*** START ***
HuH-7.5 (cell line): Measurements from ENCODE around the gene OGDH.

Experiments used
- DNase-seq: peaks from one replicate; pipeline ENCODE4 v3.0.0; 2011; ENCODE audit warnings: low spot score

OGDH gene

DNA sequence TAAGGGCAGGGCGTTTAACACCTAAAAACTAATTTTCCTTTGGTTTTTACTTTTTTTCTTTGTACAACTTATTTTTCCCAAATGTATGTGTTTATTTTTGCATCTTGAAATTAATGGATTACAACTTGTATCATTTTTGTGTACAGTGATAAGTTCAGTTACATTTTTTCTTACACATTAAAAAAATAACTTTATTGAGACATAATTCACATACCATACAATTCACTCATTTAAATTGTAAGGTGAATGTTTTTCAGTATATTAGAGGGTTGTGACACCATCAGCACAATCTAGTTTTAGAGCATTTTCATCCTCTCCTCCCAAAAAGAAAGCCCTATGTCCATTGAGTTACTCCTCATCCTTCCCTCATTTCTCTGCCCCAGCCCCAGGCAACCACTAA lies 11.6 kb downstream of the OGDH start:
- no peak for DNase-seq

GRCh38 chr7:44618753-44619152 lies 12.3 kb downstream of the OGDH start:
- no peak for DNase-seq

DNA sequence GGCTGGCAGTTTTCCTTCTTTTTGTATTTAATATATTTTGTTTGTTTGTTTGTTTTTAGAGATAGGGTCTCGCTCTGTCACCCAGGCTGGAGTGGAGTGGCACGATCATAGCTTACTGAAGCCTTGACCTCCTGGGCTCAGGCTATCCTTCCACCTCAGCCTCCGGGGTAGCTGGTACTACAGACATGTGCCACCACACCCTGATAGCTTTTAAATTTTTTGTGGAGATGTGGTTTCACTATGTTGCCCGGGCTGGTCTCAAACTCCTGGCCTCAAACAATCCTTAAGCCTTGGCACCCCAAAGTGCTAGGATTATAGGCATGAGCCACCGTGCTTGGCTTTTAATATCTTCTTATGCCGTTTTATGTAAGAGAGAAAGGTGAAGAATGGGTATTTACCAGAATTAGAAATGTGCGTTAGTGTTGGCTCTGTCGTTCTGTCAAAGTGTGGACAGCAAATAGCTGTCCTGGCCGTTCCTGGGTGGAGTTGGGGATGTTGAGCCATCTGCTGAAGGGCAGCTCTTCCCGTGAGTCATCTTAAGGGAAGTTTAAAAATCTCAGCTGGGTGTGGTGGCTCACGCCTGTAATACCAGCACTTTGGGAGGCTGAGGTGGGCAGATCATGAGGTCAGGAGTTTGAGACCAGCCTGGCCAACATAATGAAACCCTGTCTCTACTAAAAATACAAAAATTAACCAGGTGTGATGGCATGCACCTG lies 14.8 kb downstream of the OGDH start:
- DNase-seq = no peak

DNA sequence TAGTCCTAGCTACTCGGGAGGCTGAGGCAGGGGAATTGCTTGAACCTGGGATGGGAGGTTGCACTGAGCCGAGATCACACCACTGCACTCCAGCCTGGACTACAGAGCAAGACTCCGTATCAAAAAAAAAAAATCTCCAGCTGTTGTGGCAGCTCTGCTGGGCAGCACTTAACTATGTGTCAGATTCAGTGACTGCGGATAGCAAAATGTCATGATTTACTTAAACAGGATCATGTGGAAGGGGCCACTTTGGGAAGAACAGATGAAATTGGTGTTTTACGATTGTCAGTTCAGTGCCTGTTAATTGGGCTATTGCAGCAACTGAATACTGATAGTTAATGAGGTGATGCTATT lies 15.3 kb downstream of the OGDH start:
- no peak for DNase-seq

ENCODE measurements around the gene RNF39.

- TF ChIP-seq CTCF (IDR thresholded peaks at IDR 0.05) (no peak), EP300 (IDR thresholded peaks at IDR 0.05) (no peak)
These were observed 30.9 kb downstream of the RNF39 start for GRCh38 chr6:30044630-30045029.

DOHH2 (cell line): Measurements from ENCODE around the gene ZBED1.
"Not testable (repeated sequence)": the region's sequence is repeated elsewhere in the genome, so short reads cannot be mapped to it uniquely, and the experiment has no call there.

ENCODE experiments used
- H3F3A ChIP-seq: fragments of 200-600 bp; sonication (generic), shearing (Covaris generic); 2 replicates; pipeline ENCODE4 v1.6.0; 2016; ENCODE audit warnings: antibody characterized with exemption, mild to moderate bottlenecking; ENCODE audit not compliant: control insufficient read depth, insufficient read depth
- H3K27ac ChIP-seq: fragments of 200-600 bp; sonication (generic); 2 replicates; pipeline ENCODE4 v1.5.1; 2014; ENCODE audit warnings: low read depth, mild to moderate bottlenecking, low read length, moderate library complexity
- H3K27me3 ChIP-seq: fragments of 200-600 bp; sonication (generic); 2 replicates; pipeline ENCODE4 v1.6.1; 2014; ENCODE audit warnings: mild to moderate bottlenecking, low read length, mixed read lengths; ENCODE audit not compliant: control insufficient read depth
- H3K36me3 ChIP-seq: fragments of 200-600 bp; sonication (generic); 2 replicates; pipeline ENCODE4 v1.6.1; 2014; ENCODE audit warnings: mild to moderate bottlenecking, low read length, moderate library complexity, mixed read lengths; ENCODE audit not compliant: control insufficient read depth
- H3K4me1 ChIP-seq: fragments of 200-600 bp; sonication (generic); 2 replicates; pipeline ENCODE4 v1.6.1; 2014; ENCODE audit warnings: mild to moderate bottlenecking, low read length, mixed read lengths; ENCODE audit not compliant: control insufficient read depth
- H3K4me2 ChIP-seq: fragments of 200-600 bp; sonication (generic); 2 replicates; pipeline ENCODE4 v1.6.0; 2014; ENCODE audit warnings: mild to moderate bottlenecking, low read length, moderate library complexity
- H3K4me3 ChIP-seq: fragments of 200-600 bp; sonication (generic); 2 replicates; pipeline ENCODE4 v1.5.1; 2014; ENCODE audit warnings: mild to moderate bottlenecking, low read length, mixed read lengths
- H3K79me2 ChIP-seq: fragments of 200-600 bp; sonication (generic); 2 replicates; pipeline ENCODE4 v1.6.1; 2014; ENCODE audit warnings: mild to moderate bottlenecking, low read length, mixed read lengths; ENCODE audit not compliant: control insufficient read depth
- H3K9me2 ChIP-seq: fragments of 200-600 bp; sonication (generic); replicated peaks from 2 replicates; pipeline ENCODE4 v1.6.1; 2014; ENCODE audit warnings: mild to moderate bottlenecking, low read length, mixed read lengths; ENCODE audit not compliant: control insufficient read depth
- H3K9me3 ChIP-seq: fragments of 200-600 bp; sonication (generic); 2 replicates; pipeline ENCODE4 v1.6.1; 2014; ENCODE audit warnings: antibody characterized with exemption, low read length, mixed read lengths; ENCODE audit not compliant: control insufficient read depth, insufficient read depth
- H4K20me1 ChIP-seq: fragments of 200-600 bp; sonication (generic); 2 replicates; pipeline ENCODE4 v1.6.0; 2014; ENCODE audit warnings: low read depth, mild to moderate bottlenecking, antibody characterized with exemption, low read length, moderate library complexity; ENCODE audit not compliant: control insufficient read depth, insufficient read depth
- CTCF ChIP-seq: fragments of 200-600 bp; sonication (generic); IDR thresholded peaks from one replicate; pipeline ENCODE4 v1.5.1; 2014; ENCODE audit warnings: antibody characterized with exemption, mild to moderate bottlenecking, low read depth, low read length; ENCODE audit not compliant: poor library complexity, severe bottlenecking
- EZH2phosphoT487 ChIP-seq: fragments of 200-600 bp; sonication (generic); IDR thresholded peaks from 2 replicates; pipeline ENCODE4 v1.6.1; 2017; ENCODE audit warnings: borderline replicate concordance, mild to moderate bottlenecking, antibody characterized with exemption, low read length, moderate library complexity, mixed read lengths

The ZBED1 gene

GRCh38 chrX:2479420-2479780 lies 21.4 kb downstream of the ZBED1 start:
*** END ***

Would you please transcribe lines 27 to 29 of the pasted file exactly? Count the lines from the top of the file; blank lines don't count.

- H3K9me2 ChIP-seq: fragments of 200-600 bp; sonication (generic); replicated peaks from 2 replicates; pipeline ENCODE4 v1.6.1; 2014; ENCODE audit warnings: mild to moderate bottlenecking, low read length, mixed read lengths; ENCODE audit not compliant: control insufficient read depth
- H3K9me3 ChIP-seq: fragments of 200-600 bp; sonication (generic); 2 replicates; pipeline ENCODE4 v1.6.1; 2014; ENCODE audit warnings: antibody characterized with exemption, low read length, mixed read lengths; ENCODE audit not compliant: control insufficient read depth, insufficient read depth
- H4K20me1 ChIP-seq: fragments of 200-600 bp; sonication (generic); 2 replicates; pipeline ENCODE4 v1.6.0; 2014; ENCODE audit warnings: low read depth, mild to moderate bottlenecking, antibody characterized with exemption, low read length, moderate library complexity; ENCODE audit not compliant: control insufficient read depth, insufficient read depth